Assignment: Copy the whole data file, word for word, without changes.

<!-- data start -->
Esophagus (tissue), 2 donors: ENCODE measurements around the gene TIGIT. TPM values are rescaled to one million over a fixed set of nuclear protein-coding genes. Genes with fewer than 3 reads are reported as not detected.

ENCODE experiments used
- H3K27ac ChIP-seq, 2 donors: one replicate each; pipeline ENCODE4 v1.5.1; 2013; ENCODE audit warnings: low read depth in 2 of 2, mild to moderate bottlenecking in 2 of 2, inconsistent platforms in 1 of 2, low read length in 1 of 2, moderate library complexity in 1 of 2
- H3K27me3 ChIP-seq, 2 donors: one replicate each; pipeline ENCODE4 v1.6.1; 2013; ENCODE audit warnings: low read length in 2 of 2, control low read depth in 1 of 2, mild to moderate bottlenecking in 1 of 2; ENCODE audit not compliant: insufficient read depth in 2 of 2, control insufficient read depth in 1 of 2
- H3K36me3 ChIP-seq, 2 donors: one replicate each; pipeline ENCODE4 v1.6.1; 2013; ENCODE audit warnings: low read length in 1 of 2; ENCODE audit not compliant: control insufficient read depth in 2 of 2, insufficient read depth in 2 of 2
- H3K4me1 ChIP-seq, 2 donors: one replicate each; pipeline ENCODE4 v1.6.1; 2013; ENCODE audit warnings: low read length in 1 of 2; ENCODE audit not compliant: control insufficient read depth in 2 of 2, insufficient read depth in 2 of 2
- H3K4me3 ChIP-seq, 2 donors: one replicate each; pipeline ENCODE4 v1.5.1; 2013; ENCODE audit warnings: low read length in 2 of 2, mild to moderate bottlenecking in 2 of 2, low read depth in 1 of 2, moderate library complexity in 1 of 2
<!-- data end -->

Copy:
Esophagus (tissue), 2 donors: ENCODE measurements around the gene TIGIT. TPM values are rescaled to one million over a fixed set of nuclear protein-coding genes. Genes with fewer than 3 reads are reported as not detected.

ENCODE experiments used
- H3K27ac ChIP-seq, 2 donors: one replicate each; pipeline ENCODE4 v1.5.1; 2013; ENCODE audit warnings: low read depth in 2 of 2, mild to moderate bottlenecking in 2 of 2, inconsistent platforms in 1 of 2, low read length in 1 of 2, moderate library complexity in 1 of 2
- H3K27me3 ChIP-seq, 2 donors: one replicate each; pipeline ENCODE4 v1.6.1; 2013; ENCODE audit warnings: low read length in 2 of 2, control low read depth in 1 of 2, mild to moderate bottlenecking in 1 of 2; ENCODE audit not compliant: insufficient read depth in 2 of 2, control insufficient read depth in 1 of 2
- H3K36me3 ChIP-seq, 2 donors: one replicate each; pipeline ENCODE4 v1.6.1; 2013; ENCODE audit warnings: low read length in 1 of 2; ENCODE audit not compliant: control insufficient read depth in 2 of 2, insufficient read depth in 2 of 2
- H3K4me1 ChIP-seq, 2 donors: one replicate each; pipeline ENCODE4 v1.6.1; 2013; ENCODE audit warnings: low read length in 1 of 2; ENCODE audit not compliant: control insufficient read depth in 2 of 2, insufficient read depth in 2 of 2
- H3K4me3 ChIP-seq, 2 donors: one replicate each; pipeline ENCODE4 v1.5.1; 2013; ENCODE audit warnings: low read length in 2 of 2, mild to moderate bottlenecking in 2 of 2, low read depth in 1 of 2, moderate library complexity in 1 of 2